Network Takedown Part 1: CAM Table Overflow with Password Capture
Welcome to part 1 of our Network Takedown series. Today we will cover the CAM table overflow attack. A CAM table overflow works just as the name applies, by overflowing the limited amount of space in a switch’s CAM table (AKA MAC address table). Something most people don’t realize is that there is a limited amount of MAC addresses that a network switch can store in its MAC address table, and this can be exploited. Once the switch’s MAC address table becomes full it does not simply shut down or stop accepting new traffic it will actually begin to treat all traffic generated to or from any new device added to the network during the attack as broadcast traffic, similar to the way a hub treats all network traffic. Additionally, devices connected to the network prior to the attack will eventually have their MAC addresses age and fall off the table, if you have the attack continuously running you may get lucky and take the devices spot on the MAC address table with an address of your own and force all its traffic to broadcast as well. Once the switch starts acting like a hub we can then sniff all the traffic going through the network.
The CAM table overflow attack has been covered multiple times on multiple blogs however, I discovered that no one actually shows you how to capture traffic/passwords off a network suffering from CAM overflow and I aim to do just that.
Use macof to generate thousands of fake MAC addresses to overwhelm a switch’s CAM table. After the CAM table is overrun use ettercap to capture cleartext usernames and passwords.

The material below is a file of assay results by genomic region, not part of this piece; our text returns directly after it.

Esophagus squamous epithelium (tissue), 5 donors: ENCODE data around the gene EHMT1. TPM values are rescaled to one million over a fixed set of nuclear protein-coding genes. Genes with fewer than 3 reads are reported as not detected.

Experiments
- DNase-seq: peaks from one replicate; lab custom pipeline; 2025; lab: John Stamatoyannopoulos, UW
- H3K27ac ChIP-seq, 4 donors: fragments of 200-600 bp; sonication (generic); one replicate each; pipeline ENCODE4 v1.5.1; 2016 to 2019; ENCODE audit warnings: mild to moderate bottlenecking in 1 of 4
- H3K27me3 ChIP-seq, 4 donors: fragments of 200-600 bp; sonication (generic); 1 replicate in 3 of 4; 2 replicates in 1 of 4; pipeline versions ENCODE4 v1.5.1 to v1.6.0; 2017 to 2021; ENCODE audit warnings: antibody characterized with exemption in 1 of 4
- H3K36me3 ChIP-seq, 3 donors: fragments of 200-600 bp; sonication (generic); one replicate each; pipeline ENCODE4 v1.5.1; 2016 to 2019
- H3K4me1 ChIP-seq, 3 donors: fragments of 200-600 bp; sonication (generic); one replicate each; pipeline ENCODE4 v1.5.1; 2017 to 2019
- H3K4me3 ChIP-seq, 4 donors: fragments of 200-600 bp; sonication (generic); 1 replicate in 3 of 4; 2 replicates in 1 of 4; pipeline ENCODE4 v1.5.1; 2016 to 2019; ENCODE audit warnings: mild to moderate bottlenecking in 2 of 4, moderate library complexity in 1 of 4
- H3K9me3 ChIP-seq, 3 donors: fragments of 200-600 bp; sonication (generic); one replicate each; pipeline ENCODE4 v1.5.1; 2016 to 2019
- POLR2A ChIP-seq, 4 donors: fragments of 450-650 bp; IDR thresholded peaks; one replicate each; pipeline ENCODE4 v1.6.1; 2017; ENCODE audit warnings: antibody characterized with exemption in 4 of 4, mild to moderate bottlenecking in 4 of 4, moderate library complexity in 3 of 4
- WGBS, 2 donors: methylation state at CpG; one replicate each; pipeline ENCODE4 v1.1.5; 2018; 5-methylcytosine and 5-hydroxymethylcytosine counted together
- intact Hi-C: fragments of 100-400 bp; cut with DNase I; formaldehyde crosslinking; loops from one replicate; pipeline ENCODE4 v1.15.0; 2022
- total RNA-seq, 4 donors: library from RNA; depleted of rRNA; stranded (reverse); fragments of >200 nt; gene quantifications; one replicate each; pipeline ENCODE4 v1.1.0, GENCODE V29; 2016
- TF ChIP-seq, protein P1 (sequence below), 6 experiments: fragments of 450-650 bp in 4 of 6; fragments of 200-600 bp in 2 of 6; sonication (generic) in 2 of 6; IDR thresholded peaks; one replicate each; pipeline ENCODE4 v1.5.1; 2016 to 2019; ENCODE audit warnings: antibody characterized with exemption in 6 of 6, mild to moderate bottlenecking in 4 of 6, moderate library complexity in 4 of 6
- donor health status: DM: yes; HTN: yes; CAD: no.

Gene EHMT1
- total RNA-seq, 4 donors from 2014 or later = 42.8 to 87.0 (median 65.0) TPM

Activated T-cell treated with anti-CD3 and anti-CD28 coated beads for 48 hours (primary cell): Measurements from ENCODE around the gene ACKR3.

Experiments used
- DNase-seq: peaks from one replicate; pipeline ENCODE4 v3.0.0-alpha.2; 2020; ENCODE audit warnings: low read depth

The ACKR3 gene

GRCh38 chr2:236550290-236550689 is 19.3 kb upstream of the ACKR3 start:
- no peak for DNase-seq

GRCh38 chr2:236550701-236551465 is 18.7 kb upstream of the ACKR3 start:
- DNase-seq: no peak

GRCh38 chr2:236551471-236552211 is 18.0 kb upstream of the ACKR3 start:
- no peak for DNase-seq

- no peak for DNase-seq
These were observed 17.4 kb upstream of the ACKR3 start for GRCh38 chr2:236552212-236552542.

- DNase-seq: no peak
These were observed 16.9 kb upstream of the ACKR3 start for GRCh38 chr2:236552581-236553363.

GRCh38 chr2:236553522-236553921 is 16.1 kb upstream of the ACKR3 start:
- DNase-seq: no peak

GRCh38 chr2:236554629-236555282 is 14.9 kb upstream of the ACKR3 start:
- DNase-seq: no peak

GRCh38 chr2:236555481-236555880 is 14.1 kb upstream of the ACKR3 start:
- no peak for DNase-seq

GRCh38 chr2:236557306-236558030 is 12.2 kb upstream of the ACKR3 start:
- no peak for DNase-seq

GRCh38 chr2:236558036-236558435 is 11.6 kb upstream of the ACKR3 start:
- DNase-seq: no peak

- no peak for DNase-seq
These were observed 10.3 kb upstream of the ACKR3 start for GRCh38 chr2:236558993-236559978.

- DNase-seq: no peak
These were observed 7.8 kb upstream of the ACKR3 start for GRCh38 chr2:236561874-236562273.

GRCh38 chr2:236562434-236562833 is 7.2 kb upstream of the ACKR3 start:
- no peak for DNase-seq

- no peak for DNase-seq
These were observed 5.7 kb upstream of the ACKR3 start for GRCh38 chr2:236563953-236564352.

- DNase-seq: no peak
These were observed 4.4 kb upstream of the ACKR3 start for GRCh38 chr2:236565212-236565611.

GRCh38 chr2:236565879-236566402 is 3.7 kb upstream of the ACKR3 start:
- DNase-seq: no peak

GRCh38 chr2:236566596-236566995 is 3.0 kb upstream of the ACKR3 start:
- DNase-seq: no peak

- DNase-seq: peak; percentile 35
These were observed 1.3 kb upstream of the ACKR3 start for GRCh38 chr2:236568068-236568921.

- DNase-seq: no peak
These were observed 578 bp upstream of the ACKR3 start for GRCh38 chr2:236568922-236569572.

Linux with macof and ettercap installed. I personally used Kali.
Two targets to sniff the traffic between. I used a Windows Server 2008 box running as a telnet server and a windows 7 client running putty.
A managed network switch that you can view the CAM/MAC address table on for testing purposes. I used a Cisco 2960s.
Only execute this attack on networks you own or are givin permission to pen test against. As with any attack there is always the risk of network function interruption. In the case of this attack if you are on a large enough network forcing all traffic to broadcast out all ports will cause some serious network slowness. Additionally, running this attack against older switches, like a Cisco 2900XL, will take access to the management plane of the device offline.
Connect your Kali machine to the target switch as well as the Windows 2008 box hosting telnet.
First let’s take a look at what a healthy MAC address table looks like on our Cisco switch by issuing the show mac address-table count command. This specific switch has room for 8170 MAC addresses in its table, 2 of which are currently being used. This number will vary based on the switch model, typically the more expensive the switch the larger the table.
Over on our Kali machine open up a Terminal and enter macof -i eth0 to start the CAM table overflow attack. The -i switch specifies which interface to use, in this case we will be using the Ethernet adapter or eth0.
While the attack is running you can actually watch the number of MAC addresses increase on the switch by issuing the show mac address-table count a few times.